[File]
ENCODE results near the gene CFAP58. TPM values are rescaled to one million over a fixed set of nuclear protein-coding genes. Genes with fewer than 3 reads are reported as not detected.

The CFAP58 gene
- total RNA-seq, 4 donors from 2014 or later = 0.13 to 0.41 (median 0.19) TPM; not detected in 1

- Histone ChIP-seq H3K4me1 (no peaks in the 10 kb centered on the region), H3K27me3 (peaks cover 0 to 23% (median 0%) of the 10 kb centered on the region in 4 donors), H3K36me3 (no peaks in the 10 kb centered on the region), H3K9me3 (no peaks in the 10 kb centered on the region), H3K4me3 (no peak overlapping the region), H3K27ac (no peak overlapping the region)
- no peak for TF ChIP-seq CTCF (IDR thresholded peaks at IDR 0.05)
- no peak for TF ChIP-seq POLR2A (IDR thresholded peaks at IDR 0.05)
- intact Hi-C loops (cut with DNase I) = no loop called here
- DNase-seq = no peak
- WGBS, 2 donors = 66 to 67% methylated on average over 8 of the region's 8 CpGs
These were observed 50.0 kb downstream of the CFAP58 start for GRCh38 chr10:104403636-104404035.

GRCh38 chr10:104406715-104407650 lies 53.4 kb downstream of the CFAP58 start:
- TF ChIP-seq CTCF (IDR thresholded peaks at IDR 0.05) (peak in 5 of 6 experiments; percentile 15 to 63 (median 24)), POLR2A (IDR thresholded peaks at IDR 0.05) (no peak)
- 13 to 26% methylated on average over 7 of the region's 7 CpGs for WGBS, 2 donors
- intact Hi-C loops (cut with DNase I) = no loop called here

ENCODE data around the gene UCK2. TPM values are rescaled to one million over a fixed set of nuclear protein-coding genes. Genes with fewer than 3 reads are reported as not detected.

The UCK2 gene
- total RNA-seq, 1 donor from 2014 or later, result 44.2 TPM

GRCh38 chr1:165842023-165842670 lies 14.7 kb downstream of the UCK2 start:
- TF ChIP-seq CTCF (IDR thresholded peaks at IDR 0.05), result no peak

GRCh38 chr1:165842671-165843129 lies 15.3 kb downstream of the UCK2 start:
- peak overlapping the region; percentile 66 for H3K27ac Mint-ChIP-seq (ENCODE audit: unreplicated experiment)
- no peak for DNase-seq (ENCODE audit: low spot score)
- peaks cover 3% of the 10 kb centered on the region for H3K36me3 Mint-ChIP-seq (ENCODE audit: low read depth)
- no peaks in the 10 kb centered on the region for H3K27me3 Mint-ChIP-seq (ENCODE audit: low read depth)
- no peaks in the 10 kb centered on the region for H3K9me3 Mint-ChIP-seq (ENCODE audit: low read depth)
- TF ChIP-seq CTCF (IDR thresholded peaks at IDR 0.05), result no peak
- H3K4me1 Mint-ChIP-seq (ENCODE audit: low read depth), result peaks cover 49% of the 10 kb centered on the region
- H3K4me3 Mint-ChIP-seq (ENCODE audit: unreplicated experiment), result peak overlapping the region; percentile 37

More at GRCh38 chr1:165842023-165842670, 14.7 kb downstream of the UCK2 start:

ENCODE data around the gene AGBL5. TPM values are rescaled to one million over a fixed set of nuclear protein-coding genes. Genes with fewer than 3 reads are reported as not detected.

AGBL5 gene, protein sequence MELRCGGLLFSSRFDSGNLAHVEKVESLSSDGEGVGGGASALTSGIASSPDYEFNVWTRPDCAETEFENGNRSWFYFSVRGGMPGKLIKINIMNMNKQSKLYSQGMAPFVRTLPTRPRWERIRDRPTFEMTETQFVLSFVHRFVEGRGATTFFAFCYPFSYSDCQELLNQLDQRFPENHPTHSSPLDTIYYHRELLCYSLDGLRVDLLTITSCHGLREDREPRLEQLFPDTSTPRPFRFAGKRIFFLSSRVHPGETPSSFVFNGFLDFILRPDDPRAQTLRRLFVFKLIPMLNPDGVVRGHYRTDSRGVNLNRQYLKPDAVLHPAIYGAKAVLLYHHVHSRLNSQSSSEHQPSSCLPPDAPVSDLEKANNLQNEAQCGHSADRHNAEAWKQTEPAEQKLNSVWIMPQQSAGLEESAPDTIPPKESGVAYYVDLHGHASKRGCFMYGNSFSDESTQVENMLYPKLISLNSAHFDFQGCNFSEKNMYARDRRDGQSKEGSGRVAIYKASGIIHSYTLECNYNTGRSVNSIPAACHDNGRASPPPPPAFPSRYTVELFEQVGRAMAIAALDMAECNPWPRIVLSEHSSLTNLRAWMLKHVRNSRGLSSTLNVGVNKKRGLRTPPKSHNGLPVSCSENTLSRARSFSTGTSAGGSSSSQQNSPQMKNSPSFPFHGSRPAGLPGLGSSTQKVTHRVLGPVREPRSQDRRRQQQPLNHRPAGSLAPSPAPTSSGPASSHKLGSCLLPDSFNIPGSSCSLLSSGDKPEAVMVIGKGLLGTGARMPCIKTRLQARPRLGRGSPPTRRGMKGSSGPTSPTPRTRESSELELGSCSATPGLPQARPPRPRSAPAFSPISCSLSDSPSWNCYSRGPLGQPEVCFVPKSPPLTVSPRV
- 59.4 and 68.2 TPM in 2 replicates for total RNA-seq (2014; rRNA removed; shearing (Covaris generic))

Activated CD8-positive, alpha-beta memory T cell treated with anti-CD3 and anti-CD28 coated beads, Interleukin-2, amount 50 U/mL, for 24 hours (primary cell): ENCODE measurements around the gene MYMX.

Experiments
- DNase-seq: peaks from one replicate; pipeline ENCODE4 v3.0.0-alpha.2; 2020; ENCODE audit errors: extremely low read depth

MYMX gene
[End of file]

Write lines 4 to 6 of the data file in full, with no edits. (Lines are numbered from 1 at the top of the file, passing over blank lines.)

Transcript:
- Histone ChIP-seq H3K4me1 (no peaks in the 10 kb centered on the region), H3K27me3 (peaks cover 0 to 23% (median 0%) of the 10 kb centered on the region in 4 donors), H3K36me3 (no peaks in the 10 kb centered on the region), H3K9me3 (no peaks in the 10 kb centered on the region), H3K4me3 (no peak overlapping the region), H3K27ac (no peak overlapping the region)
- no peak for TF ChIP-seq CTCF (IDR thresholded peaks at IDR 0.05)
- no peak for TF ChIP-seq POLR2A (IDR thresholded peaks at IDR 0.05)